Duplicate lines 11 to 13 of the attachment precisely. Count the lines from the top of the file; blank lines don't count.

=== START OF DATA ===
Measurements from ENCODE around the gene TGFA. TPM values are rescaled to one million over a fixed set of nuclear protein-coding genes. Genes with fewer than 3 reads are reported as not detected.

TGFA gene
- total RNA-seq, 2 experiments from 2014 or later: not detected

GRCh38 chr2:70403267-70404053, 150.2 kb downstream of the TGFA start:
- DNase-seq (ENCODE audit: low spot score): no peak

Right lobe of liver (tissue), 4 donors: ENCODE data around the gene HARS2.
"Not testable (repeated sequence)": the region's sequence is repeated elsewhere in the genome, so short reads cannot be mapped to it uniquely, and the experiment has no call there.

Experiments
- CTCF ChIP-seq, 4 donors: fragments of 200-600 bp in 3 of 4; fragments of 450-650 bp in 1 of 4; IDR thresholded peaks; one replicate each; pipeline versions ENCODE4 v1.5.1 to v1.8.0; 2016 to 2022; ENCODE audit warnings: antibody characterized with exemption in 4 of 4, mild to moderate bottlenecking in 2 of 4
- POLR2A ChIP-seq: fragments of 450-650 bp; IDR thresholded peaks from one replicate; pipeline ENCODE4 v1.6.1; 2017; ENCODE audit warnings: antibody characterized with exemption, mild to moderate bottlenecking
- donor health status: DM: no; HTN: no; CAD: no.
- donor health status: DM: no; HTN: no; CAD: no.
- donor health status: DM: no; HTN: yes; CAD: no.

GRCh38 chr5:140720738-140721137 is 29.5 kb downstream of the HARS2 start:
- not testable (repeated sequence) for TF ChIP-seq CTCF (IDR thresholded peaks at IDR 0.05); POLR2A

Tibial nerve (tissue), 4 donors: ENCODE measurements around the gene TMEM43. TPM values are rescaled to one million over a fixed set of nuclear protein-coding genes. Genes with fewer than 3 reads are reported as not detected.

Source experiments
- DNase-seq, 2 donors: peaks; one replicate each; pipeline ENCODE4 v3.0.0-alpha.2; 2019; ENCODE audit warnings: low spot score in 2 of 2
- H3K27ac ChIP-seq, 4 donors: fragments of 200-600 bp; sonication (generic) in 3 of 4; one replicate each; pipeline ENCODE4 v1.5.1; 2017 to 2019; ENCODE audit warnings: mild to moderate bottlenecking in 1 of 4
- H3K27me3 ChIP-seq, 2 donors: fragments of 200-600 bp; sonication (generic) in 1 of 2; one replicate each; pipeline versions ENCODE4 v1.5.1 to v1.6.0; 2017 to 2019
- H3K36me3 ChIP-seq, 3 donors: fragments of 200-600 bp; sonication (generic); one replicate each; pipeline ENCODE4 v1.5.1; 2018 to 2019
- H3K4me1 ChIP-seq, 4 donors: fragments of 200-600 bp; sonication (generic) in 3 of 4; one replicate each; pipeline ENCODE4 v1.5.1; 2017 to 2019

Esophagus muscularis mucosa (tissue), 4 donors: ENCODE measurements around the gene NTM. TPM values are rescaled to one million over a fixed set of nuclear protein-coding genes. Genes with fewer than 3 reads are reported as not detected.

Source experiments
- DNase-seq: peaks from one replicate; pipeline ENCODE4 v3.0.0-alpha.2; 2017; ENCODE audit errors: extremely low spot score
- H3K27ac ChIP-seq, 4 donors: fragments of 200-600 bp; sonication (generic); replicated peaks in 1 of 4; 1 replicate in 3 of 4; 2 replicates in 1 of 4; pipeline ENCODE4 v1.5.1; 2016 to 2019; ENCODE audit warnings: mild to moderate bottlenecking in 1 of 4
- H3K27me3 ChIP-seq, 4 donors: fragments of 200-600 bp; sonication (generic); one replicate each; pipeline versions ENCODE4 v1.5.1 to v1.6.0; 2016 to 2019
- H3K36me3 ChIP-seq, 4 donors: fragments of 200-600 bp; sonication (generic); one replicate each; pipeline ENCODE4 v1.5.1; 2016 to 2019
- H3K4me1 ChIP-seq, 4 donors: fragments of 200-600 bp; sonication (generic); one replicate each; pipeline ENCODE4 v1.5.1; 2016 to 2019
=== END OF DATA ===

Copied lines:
- donor health status: DM: no; HTN: no; CAD: no.
- donor health status: DM: no; HTN: no; CAD: no.
- donor health status: DM: no; HTN: yes; CAD: no.